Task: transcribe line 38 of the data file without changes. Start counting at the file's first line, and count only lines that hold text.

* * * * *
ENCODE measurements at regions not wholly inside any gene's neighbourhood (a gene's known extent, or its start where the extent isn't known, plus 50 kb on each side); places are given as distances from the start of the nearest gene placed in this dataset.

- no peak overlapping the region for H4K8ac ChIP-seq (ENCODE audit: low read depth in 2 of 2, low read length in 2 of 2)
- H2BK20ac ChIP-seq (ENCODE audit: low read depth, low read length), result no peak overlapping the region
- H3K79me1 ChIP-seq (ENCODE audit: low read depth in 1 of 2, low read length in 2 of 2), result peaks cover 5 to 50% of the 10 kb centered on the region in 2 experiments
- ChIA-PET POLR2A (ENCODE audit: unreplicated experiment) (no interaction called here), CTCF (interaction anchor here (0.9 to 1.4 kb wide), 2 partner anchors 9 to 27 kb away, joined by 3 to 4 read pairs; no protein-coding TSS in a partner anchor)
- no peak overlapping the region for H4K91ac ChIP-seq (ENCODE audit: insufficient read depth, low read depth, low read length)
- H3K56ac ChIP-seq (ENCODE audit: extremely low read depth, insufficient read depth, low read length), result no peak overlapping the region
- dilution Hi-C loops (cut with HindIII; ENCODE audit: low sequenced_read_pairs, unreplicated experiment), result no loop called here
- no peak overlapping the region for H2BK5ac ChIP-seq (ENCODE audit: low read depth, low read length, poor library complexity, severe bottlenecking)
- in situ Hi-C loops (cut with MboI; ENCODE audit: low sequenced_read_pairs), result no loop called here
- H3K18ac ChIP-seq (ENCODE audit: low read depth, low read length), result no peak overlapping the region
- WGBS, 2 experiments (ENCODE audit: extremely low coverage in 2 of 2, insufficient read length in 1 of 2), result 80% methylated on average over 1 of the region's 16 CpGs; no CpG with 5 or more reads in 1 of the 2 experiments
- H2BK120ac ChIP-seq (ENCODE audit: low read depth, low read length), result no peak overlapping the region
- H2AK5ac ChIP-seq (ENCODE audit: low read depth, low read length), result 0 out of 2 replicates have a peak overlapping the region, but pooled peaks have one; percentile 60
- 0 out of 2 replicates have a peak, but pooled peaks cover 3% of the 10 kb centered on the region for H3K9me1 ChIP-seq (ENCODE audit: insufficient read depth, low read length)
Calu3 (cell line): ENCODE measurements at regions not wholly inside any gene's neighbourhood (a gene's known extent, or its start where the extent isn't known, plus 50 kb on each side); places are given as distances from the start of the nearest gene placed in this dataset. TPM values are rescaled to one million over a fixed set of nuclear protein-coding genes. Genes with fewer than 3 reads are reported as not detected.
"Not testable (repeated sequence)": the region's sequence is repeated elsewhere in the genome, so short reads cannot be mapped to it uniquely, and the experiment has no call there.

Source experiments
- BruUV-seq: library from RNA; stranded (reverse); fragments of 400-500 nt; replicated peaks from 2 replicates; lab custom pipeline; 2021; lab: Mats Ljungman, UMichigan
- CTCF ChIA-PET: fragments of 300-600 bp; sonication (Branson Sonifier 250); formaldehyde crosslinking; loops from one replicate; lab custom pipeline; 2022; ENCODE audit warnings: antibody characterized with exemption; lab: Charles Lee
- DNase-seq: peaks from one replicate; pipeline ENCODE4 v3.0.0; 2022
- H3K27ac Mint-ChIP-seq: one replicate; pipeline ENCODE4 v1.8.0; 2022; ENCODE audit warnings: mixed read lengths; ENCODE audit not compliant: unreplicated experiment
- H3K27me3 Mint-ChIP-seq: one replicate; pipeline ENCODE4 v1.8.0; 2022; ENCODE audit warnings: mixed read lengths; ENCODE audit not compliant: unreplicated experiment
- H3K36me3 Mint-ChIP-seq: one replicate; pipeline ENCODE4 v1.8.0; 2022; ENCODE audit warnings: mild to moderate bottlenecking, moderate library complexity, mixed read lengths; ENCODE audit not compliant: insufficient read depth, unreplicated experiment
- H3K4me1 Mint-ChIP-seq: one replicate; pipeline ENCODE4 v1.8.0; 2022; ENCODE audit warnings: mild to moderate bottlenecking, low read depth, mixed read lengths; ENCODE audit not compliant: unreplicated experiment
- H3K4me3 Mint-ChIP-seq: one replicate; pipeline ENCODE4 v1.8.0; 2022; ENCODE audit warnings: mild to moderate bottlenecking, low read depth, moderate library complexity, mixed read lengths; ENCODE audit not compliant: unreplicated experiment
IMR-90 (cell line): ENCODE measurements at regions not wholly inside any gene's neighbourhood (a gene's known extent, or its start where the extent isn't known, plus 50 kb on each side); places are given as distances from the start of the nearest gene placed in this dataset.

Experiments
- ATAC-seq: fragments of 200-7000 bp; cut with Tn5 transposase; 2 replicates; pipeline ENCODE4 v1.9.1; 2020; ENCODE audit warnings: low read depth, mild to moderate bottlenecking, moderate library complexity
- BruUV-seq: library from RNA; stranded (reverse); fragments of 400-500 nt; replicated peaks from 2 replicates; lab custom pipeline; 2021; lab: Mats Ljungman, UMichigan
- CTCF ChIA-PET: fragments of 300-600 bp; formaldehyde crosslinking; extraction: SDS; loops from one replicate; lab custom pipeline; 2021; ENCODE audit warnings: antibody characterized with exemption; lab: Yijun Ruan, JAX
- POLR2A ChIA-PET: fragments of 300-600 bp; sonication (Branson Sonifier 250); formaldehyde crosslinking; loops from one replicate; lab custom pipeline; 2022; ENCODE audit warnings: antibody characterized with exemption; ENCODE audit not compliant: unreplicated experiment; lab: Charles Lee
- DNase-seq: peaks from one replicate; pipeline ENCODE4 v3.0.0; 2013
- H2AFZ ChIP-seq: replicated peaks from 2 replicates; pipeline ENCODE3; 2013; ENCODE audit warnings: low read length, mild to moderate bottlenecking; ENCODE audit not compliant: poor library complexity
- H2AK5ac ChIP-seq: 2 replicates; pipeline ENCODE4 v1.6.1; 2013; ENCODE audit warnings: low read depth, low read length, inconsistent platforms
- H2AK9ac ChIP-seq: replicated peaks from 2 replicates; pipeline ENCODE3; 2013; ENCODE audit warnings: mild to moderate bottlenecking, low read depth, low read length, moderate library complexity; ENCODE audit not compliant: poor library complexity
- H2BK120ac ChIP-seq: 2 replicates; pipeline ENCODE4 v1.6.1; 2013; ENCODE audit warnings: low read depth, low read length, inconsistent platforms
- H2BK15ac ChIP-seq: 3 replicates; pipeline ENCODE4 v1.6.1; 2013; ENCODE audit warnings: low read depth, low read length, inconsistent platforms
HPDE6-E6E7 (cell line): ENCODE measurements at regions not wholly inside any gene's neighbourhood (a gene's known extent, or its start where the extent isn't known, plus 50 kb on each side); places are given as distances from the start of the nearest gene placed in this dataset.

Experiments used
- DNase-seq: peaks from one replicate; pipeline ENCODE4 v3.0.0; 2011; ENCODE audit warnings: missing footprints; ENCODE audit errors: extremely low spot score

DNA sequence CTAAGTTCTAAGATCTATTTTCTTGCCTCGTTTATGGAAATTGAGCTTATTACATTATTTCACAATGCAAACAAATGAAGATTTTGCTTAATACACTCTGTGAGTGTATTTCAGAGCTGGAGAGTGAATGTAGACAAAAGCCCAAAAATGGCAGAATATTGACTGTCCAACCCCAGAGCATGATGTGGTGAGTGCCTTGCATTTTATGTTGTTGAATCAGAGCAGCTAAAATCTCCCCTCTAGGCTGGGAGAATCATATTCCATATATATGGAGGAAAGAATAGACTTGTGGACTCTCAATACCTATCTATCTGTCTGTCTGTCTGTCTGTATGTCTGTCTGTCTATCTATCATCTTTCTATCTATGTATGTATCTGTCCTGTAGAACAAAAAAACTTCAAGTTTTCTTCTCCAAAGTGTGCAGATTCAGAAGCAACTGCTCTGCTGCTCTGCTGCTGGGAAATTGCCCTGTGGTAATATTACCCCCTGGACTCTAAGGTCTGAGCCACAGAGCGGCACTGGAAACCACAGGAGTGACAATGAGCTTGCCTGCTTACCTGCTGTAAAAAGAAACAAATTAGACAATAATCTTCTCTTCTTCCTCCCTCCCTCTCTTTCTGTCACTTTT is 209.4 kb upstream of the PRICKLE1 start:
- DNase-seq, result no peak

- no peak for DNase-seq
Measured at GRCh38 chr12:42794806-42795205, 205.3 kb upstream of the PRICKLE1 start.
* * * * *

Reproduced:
- H2BK15ac ChIP-seq: 3 replicates; pipeline ENCODE4 v1.6.1; 2013; ENCODE audit warnings: low read depth, low read length, inconsistent platforms